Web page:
In contrast to prints requiring the use of special plates or others whose materials challenge the resources of the press, are Giacomo Manzu's pure line etching in his Lovers and Inge series, which must inevitably evoke thoughts of Picasso's Sculptor's Studio. The great Italian sculptor's prints, closely related to his figure drawings, are in most of the works of these series enriched by aquatint with delicate passages and accents of color. Thematically related is Manzu's recent large print, Reclining Girl, where the line's electric tension expands under the infusion of color. Another contrast is Graham Sutherland's black and white triptych, Bees, with its deeply bitten lines and striking images, enclosed as by large, decorative columnar letters.
It is obvious that in many quarters painting and printmaking are both tending toward the dimensional, while in others, the surface becomes the area for different systems of abstract patterning. Worth recalling is the fact that in the classical world, the term for work in any material that was raised, embossed, engraved, chased, cast or cut was sculptura. With the exception of the planographic processes, namely lithography and silkscreen, the other print techniques, executed by means of cutting into the block, plate, or other surface, are related to carving and thus basically akin to sculpture rather than to painting. The impression of the plate on the paper is the "cast", so to speak, of the original raised or sunken relief. But the paper adds a subtle change which cannot be found on the naked plate which was only rarely considered an end in itself.
Among the sculptors represented in the exhibition, Arnaldo Pomodoro's language of stringently denticulated sequential forms is vividly concentrated in the dense plates of his inked, embossed technique: He employs plaster plates and epoxy resin· molds, creating the embossment by enormous pressure. His powerful prints are like "stelae" on which the finely "mechanical" cunieform has been hammered out with almost computer-like precision·. Another sculptor, Eduardo Chillida translates his block-like constructions into interlocking black and white forms, retaining their dimensional monumentality, with surfaces palpable by the etching technique. The Swiss Max Bill, architect as well as painter and sculptor, observes the geometric facets of abstraction in the shifting planes of his optically changing shapes, while Pietro Consagra in a new technique spaces his controlled, plastically suggestive designs over the entire plate. Producing prints at different intervals for over a quarter of a century and exploring facets of various processes, etching, soft-ground, lithography and cast paper relief, the American sculptor Louise Nevelson has in her recent graphic work achieved a high degree of refined spontaneity. This is evidenced in the brilliant torn paper effects of these intaglios, sometimes combined with silver foil, newspaper or mylar, which create a dynamic collaged surface, reminiscent of the artist's superbly original wood sculpture.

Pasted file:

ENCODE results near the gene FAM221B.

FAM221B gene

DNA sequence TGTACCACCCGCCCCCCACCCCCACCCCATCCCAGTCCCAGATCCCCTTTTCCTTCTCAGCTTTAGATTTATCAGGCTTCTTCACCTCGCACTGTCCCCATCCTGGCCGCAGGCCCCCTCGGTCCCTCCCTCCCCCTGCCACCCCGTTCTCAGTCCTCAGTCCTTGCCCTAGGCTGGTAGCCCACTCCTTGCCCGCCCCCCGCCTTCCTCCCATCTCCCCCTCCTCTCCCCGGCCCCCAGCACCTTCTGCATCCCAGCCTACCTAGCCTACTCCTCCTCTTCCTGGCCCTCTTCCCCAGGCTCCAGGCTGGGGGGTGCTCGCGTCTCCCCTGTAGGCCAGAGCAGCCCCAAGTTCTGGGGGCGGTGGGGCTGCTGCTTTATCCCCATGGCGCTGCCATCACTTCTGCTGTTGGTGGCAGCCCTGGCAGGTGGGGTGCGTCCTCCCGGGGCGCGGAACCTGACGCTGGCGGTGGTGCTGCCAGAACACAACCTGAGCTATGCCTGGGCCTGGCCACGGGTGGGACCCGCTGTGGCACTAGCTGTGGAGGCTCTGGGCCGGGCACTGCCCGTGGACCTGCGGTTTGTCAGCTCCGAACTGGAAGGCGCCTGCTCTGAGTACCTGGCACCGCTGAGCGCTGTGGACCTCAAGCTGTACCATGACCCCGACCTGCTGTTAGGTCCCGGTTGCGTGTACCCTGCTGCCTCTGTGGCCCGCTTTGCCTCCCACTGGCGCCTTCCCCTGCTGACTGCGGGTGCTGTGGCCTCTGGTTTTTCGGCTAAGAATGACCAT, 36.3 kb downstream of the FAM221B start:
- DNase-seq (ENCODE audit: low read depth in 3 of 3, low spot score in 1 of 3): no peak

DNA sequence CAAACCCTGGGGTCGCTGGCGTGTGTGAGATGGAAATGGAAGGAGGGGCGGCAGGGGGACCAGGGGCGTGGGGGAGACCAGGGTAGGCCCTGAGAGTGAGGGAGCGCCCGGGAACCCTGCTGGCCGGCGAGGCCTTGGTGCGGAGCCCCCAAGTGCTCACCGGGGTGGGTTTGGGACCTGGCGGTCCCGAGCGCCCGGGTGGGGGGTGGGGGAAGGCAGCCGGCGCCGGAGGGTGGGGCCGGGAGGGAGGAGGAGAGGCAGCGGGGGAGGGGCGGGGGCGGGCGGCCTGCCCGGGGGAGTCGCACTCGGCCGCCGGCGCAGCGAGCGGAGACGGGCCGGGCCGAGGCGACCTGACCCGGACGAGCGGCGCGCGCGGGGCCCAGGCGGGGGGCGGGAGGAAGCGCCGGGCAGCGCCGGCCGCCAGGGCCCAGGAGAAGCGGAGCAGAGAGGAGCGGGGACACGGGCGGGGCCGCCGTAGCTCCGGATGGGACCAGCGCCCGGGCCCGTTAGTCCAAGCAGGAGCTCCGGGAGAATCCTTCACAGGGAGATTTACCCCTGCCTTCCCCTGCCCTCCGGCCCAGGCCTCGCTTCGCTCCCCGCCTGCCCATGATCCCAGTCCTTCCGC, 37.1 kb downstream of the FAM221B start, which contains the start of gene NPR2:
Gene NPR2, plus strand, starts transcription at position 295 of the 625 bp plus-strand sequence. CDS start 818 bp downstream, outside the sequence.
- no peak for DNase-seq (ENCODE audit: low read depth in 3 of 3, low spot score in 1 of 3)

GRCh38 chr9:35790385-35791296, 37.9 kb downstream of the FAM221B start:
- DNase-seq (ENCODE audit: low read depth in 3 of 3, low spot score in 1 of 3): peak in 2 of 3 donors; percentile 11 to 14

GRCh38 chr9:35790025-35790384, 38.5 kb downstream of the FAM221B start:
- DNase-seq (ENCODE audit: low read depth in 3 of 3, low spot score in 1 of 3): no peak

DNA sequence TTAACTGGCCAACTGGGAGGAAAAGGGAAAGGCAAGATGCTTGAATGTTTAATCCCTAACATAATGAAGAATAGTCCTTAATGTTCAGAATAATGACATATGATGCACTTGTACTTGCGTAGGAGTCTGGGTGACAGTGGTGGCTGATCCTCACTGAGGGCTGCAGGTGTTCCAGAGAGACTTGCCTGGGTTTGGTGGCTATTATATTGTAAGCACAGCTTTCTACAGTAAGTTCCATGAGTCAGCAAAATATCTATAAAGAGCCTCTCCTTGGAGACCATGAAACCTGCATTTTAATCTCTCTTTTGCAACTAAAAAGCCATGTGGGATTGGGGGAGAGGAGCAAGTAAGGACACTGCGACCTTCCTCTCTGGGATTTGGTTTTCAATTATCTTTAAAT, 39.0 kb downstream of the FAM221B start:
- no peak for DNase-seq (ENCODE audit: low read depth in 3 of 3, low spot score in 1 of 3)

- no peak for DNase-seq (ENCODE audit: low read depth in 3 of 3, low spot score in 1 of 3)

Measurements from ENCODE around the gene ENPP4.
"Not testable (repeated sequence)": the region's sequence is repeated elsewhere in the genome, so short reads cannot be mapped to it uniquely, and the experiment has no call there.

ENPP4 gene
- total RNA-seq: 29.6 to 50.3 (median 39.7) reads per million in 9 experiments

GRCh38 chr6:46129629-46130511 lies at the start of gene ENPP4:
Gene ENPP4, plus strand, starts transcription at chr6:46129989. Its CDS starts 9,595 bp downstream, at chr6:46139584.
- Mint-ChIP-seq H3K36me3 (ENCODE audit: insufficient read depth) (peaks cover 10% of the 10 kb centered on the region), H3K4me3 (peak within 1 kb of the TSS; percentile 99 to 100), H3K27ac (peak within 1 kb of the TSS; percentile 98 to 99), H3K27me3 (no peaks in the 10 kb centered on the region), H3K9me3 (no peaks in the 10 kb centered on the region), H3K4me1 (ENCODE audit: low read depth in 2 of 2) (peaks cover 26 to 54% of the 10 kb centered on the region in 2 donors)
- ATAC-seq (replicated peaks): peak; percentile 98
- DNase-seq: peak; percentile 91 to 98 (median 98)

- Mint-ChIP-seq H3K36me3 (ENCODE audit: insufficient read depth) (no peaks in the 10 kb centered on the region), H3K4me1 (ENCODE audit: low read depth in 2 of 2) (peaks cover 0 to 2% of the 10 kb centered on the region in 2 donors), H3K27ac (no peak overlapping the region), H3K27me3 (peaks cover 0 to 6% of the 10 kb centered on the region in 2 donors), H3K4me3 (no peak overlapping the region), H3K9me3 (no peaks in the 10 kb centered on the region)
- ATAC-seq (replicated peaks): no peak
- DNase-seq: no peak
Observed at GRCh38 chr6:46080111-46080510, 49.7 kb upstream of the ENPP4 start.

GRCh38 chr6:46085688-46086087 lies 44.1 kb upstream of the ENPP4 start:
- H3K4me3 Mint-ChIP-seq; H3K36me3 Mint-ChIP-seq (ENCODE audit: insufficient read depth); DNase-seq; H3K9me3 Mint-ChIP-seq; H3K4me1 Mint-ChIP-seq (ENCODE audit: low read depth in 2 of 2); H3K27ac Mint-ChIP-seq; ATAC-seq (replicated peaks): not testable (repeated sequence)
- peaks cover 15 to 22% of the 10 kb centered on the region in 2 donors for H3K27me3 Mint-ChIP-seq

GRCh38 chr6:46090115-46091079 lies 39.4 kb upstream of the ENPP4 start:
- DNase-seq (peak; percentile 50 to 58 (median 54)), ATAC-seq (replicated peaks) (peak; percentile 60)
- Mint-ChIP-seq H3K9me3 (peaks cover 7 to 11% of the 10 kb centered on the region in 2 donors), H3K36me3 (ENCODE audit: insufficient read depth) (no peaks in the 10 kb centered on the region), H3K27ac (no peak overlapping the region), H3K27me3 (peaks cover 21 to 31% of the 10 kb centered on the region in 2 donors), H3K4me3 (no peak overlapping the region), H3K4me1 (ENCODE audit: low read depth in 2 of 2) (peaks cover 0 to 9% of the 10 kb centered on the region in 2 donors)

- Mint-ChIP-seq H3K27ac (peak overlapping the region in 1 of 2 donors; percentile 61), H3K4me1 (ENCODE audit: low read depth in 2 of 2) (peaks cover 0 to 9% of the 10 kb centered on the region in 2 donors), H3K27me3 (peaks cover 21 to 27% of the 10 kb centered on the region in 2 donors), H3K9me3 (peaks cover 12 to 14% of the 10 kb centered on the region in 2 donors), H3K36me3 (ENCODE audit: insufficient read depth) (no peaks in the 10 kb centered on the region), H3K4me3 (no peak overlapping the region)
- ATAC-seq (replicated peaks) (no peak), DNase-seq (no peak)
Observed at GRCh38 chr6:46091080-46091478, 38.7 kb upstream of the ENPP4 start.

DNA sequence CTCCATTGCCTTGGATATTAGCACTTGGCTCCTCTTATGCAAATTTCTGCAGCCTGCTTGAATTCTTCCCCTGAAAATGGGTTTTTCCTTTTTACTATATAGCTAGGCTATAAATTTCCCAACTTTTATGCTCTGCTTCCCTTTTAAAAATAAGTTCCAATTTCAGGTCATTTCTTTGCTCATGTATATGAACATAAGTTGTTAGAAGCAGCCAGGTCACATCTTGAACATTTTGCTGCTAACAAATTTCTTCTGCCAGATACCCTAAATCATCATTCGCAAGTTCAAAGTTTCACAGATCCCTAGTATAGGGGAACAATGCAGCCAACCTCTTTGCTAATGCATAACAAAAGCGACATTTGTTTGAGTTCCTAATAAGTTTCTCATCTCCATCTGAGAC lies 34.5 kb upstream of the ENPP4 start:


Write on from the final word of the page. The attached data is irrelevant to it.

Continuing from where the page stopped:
Never directly involved with the execution of a print, Alexander Calder produced his only autograph etching at the 2RC Workshop in 1972 when Valter Rossi provided the American sculptor with colored acids with which Calder drew his bold, playful design with its mobile imagery on the zinc plate as he would in preparing a gouache on paper for translation into a graphic work. Also revealing the close participation of the artist himself, the etching with aquatint by Henry Moore in the exhibition are among the most powerful color intaglios of his career. Through the relief created by the bitten technique, reinforced in some parts by the use of drypoint, Moore was able to achieve the equivalent, in the feeling of weight, to the monumentality of his sculpture. Pol Bury's print is a pure, large grain aquatint in brown and orange tones, in which a number of shaped plates were used. As a result, the brilliantly precise and delicate overlay· of colors endows the sharp, geometric forms with a sense of slowly unfolding and shifting movement.